Kate O’Neill of the Silver Trout, a jewellery store on South King Street, is not happy. And she’s not the only one. The petition she started with a small group of other city-centre business owners now has more than 500 signatures. The aim?
They all want to leave, they say, the Dublin Business Improvement District (BID), or, as it’s also known post rebrand, DublinTown.
Set up in January 2008, BID is a company that takes a mandatory levy from businesses on 115 streets in Dublin 1 and Dublin 2. At the moment, they pay just under 3 percent of the rates they pay to Dublin City Council. In exchange, the not-for-profit is tasked “with creating a welcoming and economically viable city environment”.
It has not always had unanimous support. In a January 2012 poll of the more than 2,500 businesses that fall in the BID catchment area, 1,063 voted in favour of keeping the BID, while 511 voted against it. Roughly 1,000 didn’t take part at all.
Arguably, current malcontents could be those who voted against the company back then. But Brendan Fagan of Stock on King Street believes that it’s not just that. For the last year or so, the tide has begun to turn against DublinTown, he said.
He voted in favour of the city scheme in 2007 and 2012, but has signed the petition. DublinTown isn’t doing its job, he thinks. It may be good at marketing, he says, but it doesn’t liaise with the council often enough to keep the city clean.
The company does seem to have shifted focus from housekeeping to marketing. In 2009, BID spent €658,000 on cleaning and maintenance in the city, while last year it spent just €272,000. The opposite trend can be seen for the marketing department with a spend of €247,000 in 2009, which increased to €1.2 million last year.
“They are not in touch with people,” Fagan says. Take last year’s Christmas market at Stephen’s Green. DublinTown displayed a “lack of co-operation and proper manners” when it didn’t discuss this plan with its members, Fagan says.
“Some good might come of the petition, as business people now have to get self-organised,” he adds.
Time for an Audit?
Councillors have started to rally in support of the rebels.
Independent Councillor Mannix Flynn has put forward a motion to the council to carry out a complete audit of the company.
In an email asking councillors to support this motion, opponents of DublinTown highlight their concerns about the company accounts presented at the last annual general meeting (AGM). Among these concerns was the CEO’s failure to disclose who gave the company €446,961 in sponsorship money last year. (A spokeswoman for DublinTown simply says the money simply came from various event sponsors.)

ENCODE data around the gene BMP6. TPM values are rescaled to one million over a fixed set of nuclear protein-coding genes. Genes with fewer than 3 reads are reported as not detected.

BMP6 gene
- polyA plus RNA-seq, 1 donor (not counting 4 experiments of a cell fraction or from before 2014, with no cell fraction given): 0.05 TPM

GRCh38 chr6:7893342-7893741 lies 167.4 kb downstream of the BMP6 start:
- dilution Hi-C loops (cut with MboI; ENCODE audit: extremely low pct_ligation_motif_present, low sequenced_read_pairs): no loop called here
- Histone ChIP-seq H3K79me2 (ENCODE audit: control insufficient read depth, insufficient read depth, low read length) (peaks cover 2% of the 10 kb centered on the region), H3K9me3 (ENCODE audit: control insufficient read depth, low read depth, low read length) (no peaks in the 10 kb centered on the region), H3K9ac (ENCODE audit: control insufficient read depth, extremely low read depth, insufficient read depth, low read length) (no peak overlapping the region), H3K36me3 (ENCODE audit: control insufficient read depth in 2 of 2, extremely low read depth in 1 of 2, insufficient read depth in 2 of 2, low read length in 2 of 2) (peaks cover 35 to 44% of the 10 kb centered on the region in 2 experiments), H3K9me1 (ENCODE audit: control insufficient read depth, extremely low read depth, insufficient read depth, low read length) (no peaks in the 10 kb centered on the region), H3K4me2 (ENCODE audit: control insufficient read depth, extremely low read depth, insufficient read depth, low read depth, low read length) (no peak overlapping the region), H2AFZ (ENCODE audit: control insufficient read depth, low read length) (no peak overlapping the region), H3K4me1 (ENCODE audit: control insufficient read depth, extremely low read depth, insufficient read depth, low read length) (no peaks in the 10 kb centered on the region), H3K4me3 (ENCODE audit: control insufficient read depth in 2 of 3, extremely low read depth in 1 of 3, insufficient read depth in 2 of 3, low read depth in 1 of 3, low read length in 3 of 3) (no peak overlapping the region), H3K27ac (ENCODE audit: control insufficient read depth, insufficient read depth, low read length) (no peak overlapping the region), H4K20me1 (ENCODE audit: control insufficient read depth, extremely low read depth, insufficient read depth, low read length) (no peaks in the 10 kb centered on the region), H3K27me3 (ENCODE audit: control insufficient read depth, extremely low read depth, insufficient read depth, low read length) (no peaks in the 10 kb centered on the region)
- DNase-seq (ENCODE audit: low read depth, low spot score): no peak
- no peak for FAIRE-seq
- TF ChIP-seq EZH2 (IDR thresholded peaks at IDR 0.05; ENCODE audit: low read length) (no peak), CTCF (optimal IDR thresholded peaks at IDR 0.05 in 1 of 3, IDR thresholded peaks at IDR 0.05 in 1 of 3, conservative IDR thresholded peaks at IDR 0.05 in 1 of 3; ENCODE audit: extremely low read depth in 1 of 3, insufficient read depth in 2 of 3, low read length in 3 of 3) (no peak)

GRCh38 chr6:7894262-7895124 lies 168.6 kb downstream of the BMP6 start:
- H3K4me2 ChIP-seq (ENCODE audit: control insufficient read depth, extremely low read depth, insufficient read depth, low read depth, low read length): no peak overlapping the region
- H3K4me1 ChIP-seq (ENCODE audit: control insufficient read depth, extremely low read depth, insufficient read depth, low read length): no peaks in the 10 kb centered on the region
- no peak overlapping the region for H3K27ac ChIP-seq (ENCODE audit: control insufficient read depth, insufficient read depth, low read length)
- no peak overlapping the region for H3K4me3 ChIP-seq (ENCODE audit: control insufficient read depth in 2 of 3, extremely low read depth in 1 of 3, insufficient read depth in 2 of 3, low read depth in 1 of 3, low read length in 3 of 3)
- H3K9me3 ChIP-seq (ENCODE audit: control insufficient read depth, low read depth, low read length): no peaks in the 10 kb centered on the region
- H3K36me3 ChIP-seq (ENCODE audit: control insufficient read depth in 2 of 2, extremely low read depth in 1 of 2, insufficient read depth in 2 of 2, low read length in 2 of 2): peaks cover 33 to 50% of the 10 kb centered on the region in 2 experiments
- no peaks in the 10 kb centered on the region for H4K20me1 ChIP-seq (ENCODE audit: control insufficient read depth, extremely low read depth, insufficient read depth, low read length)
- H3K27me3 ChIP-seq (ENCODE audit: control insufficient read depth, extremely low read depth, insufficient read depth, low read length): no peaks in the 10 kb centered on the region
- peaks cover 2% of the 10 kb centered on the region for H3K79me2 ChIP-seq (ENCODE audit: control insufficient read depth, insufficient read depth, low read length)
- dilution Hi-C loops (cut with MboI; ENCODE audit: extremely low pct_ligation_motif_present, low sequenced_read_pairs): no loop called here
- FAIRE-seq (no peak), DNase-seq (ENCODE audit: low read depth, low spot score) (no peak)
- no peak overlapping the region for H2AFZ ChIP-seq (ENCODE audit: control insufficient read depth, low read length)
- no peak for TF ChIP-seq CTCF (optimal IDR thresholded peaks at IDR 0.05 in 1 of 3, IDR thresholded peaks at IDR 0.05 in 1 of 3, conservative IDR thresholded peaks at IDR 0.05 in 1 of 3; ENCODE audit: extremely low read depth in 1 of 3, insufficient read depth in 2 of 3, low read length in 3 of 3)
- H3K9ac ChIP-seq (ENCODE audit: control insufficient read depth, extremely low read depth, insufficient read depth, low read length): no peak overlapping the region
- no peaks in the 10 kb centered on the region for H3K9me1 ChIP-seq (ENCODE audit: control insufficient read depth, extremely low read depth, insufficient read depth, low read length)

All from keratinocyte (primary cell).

Flynn has said that it’s strange for Dublin City Council to collect rates on behalf of DublinTown, which is a private company, when the council doesn’t know exactly where the €2.2 million collected since its founding has been spent.
At the most recent Dublin City Council financial committee meeting in City Hall, Flynn called DublinTown’s threat to publish the names of non-payers in Stubbs Gazette bullying. However, the council has taken seven cases to court on behalf of DublinTown in the last four years.
The Common Good?
Supporters of DublinTown say that if some businesses are allowed to opt out of the levy, the organisation wouldn’t work the way it was meant to.
As chairman of the George’s Street Business Association, David Baker of Decwell’s Hardware spent years trying to collect money for the Christmas lights in area, which are not provided by the council.
“When it came to collecting money, there were some who paid and some who didn’t, but BID meant everyone had to pay . . . the petition is about people who don’t want to pay,” he says.
Graffiti removal, additional street furniture and hanging baskets – DublinTown does a lot, he says.
“We get more value for money for €500 a year [from DublinTown] than from Dublin City Council for €16,000 a year,” he says. “I would be depressed if it disappeared.”
Darragh Buckley of FX Buckley butchers, which has two locations in DublinTown’s district, feels much the same way. He also emphasises the importance of attracting customers by promoting the city centre in the same way shopping centres promote themselves.
Looking to the future, Buckley says DublinTown will begin to brand each area of the city: into cultural quarters, shopping quarters and so on.
Buckley says he understands that businesses are trying to spend less, but fears that a short-term savings could lead to a long-run loss, if the city doesn’t evolve correctly.
DublinTown said it couldn’t comment on the petition, as it has not seen it.